Generally this is a faster game with three members on a team and no substitutions, and with all members on the court at all times. A street hockey ball is used and matches are played until one team scores five points or time has expired, without playing chukkars. During tournament play, a time limit, such as 10 minutes, may be used to maximise the number of tournament rounds possible during the day.

There are three core rules of play:

In the case of a 'foot down' or 'dab' (touching the ground with one's foot) the player must "tap out" by riding to mid-court and hitting a designated area with their mallet. There is usually a tap-out located on either side of the court.

In order to score, the offensive player must hit the ball across the goal line using the narrow end of the mallet, called a "shot" or "hit." Hitting the ball across the goal line with the wide end of the mallet is called a "shuffle".

When a team scores a goal, the opposing team must retreat to their half and wait for the other team (player or ball, whichever comes first) to cross the halfway line before engaging in play again.

The North American Hardcourt Bike Polo Association has created an official ruleset, which has helped standardise rules across the globe.

  • History

The game was invented in County Wicklow, Ireland, in 1891 by retired champion cyclist Richard J. Mecredy, editor of The Irish Cyclist magazine.[5] In October of that year the first cycle polo match was played at the Scalp (County Wicklow) between Rathclaren Rovers and the Ohne Hast Cycling Club. Towards the end of the 19th century the game reached Great Britain, France, and the United States where the American Star Bicycle was a popular mount. The first international match was played between Ireland and England in 1901. Cycle polo was a demonstration sport at the 1908 London Olympics with Ireland winning, beating Germany.

The sport reached its peak of popularity in Great Britain during the 1930s with the introduction of the regional leagues. Cycle polo also flourished in France during this period with the establishment of the French league. Internationals between France and Great Britain were held regularly. However the Second World War marked the beginning of the demise of cycle polo in Britain. The sport remained in France though, with league championships held regularly until today.

The 1980s saw the rise of two new powers in cycle polo, India and the United States. The Bicycle Polo Association of America was created in 1994. International cycle polo matches staged a comeback in the 1990s with the first world championship organized in 1996 in the USA. Today there is organized cycle polo being played in Brazil, Argentina, Australia, Canada, France, Germany, Great Britain, India, Ireland, Malaysia, New Zealand, Pakistan, South Africa, Sri Lanka, Sweden, Switzerland and USA. Cycle polo was officially recognized by the Union Cycliste Internationale in 2001.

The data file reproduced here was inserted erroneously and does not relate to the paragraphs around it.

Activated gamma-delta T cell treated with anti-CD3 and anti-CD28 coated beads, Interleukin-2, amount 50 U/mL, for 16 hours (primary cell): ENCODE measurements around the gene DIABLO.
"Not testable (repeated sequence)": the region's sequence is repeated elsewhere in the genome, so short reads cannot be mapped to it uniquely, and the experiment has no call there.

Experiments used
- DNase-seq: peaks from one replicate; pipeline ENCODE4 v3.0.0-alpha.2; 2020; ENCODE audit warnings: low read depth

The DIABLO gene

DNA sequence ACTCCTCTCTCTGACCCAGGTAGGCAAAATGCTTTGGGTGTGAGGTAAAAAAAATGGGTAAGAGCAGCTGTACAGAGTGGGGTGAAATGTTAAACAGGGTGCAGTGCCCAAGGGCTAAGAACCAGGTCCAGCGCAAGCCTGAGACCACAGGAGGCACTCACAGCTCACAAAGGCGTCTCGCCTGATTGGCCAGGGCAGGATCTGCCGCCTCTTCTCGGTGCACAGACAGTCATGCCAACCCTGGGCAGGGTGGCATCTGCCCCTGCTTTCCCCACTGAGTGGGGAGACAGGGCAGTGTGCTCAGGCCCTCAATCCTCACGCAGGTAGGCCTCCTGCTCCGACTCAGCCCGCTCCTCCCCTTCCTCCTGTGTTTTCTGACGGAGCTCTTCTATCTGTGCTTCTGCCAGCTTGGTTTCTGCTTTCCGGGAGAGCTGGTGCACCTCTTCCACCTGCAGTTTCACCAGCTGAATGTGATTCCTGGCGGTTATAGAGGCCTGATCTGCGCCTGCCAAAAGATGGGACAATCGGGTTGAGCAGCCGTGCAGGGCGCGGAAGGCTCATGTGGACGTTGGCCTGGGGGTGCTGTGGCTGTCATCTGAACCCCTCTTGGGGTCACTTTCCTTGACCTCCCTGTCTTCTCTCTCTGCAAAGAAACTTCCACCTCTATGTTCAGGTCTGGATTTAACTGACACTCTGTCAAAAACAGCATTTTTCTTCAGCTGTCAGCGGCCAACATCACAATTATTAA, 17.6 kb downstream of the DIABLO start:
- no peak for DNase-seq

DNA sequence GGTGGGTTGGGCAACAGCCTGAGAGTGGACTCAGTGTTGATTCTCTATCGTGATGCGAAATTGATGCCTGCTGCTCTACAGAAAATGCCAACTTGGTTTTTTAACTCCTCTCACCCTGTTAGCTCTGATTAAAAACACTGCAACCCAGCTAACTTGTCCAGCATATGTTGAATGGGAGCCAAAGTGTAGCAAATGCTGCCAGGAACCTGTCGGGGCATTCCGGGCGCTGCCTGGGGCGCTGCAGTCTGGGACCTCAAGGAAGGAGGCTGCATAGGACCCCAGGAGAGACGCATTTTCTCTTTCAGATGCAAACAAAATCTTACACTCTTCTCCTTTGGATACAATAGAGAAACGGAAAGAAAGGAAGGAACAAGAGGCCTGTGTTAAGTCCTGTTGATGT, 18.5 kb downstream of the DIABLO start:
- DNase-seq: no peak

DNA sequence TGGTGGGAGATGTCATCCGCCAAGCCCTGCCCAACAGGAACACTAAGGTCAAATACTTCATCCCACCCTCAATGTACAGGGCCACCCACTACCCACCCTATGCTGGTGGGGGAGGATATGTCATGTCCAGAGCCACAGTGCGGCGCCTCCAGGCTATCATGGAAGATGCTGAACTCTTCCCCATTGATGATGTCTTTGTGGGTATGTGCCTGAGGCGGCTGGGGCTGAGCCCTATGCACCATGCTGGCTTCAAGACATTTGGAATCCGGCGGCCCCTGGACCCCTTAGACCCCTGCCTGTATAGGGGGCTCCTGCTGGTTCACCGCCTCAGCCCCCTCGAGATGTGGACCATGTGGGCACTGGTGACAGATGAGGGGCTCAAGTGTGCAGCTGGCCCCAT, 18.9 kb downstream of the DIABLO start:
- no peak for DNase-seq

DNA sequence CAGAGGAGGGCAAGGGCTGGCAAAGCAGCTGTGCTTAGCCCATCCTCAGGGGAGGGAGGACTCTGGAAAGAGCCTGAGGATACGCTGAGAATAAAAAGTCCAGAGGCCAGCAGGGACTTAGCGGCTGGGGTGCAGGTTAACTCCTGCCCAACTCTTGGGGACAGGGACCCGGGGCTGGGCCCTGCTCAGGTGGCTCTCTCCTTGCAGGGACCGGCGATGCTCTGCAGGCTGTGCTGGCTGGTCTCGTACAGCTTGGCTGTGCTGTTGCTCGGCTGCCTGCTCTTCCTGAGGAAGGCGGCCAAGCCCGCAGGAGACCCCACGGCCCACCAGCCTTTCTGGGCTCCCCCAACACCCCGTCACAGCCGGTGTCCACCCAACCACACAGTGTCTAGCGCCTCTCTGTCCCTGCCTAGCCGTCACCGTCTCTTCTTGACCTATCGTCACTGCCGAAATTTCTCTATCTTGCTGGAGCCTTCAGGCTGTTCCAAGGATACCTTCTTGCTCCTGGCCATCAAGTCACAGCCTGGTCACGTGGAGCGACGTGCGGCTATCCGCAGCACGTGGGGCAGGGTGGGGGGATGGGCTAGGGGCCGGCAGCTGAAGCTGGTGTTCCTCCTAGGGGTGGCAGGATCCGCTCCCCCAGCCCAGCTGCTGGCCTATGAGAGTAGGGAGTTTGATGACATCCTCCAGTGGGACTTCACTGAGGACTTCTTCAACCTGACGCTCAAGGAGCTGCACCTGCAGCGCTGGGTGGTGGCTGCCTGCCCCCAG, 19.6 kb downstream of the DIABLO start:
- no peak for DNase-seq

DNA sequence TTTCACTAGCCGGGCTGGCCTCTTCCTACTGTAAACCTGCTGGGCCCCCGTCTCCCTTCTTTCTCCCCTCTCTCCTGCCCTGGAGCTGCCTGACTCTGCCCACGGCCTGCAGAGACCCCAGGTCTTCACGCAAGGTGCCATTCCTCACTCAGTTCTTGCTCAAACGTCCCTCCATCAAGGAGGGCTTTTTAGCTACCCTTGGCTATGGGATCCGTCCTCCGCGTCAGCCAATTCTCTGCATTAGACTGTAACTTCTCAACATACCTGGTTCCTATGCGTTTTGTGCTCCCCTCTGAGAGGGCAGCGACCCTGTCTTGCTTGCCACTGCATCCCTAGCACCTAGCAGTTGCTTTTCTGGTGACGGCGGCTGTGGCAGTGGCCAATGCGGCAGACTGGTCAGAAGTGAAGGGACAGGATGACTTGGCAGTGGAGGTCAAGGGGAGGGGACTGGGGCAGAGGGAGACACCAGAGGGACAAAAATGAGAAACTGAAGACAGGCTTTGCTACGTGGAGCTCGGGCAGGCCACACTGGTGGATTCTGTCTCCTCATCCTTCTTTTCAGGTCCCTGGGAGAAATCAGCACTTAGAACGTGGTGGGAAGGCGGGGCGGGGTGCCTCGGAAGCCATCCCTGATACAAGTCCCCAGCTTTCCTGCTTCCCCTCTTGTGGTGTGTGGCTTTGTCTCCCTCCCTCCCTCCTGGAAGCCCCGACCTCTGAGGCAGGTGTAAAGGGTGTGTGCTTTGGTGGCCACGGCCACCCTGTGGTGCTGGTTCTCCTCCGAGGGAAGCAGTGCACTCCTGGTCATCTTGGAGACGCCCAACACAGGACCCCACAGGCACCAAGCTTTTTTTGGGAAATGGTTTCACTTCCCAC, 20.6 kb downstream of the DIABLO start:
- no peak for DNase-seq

• Cycle Polo in India

 

The Cycle Polo Association of India was officially created in 1966 it has its office in Jaipur, Rajasthan. The first men's nationals were played in 1970 in New Delhi, with the team from Rajasthan emerging victorious.

In the 2016–17 season, the men's nationals were held in Jodhpur, Rajasthan from 13–16 January 2017. Indian Air Force was the champion and the Indian Army the runners-up. The 2016-17 women's nationals were held at Dundlod, Rajasthan from 21–24 February 2017. Chhattisgarh defeated Karnataka in the finals.

The Calcutta Cricket & Football Club hosted the first Merchant’s Cup Cycle Polo tournament in 1973. In 2012, the CC&FC had organised a Cycle Polo Legend's Tournament where great players of yesteryear such as Vijai Singh, Lakshman Singh and Bikram Das participated.  Currently, the CC&FC plays host to the March Mug, the Swaroop Bhanjdeo Memorial Tournament and the CC&FC Trophy. Since 2015 onwards, CC&FC has been hosting the CC&FC All India Invitation Cycle Polo Cup which is organised jointly by the CC&FC along with the Cycle Polo Association of Bengal.

In 2017, the CC&FC All India Invitation Cycle Polo Cup had seven teams in the men's section and five in the women's section. Territorial Army were the eventual champions in the men's section. They defeated Indian Air Force 14:6 in the final. In the women section Chhattisgarh defeating in Bengal in the final. 15:3 was the score line. 

In 2018, in the men's section, the defending champions Territorial Army successfully defended their title by defeating Bengal 12:10 in the final. In the women's section, Bengal easily overcame their opponents Uttar Pradesh 15:0 in the final.

Source : https://en.wikipedia.org/wiki/Cycle_polo